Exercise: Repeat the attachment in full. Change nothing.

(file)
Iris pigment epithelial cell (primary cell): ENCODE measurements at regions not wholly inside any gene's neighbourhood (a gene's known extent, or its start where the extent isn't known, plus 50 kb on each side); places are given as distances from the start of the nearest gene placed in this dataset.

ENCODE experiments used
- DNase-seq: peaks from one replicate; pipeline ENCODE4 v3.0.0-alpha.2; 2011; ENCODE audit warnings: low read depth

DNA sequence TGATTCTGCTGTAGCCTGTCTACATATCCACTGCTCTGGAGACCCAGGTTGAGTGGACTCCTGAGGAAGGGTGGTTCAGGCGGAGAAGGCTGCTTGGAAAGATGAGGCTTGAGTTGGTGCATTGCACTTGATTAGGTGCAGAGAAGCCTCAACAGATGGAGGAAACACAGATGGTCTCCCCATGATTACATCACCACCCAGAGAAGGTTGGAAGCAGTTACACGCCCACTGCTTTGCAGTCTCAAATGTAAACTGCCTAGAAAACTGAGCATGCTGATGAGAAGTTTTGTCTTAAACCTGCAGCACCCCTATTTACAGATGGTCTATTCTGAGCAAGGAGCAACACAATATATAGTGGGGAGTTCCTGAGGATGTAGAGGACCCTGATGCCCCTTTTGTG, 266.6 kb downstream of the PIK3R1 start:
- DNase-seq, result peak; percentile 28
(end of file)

Iris pigment epithelial cell (primary cell): ENCODE measurements at regions not wholly inside any gene's neighbourhood (a gene's known extent, or its start where the extent isn't known, plus 50 kb on each side); places are given as distances from the start of the nearest gene placed in this dataset.

ENCODE experiments used
- DNase-seq: peaks from one replicate; pipeline ENCODE4 v3.0.0-alpha.2; 2011; ENCODE audit warnings: low read depth

DNA sequence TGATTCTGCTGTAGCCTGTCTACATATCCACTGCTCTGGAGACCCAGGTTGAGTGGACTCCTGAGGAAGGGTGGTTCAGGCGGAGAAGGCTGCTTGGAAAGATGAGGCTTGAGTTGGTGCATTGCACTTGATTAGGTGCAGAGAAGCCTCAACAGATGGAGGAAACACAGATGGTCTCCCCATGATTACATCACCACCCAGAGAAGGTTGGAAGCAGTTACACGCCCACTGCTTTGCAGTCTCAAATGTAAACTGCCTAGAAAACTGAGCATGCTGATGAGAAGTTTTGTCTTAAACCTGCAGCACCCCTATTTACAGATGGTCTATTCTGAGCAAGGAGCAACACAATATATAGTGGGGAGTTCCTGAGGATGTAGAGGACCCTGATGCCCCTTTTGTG, 266.6 kb downstream of the PIK3R1 start:
- DNase-seq, result peak; percentile 28